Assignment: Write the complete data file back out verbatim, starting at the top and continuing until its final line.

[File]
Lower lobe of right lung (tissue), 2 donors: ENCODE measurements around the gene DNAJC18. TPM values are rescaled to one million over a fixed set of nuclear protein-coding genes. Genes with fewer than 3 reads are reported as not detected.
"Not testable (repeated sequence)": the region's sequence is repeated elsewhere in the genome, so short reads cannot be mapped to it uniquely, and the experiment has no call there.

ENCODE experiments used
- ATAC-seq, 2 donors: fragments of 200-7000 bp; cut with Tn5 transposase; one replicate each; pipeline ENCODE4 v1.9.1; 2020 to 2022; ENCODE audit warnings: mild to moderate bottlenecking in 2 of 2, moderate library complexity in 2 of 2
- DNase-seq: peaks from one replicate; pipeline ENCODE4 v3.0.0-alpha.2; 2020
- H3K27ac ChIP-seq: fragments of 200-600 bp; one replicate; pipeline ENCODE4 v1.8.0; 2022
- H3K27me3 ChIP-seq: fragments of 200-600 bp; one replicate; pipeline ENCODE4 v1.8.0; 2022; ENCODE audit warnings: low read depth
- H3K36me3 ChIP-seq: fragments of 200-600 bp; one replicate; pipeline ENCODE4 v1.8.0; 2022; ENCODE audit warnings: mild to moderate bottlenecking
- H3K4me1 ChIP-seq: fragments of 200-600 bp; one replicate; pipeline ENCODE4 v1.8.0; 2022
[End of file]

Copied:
Lower lobe of right lung (tissue), 2 donors: ENCODE measurements around the gene DNAJC18. TPM values are rescaled to one million over a fixed set of nuclear protein-coding genes. Genes with fewer than 3 reads are reported as not detected.
"Not testable (repeated sequence)": the region's sequence is repeated elsewhere in the genome, so short reads cannot be mapped to it uniquely, and the experiment has no call there.

ENCODE experiments used
- ATAC-seq, 2 donors: fragments of 200-7000 bp; cut with Tn5 transposase; one replicate each; pipeline ENCODE4 v1.9.1; 2020 to 2022; ENCODE audit warnings: mild to moderate bottlenecking in 2 of 2, moderate library complexity in 2 of 2
- DNase-seq: peaks from one replicate; pipeline ENCODE4 v3.0.0-alpha.2; 2020
- H3K27ac ChIP-seq: fragments of 200-600 bp; one replicate; pipeline ENCODE4 v1.8.0; 2022
- H3K27me3 ChIP-seq: fragments of 200-600 bp; one replicate; pipeline ENCODE4 v1.8.0; 2022; ENCODE audit warnings: low read depth
- H3K36me3 ChIP-seq: fragments of 200-600 bp; one replicate; pipeline ENCODE4 v1.8.0; 2022; ENCODE audit warnings: mild to moderate bottlenecking
- H3K4me1 ChIP-seq: fragments of 200-600 bp; one replicate; pipeline ENCODE4 v1.8.0; 2022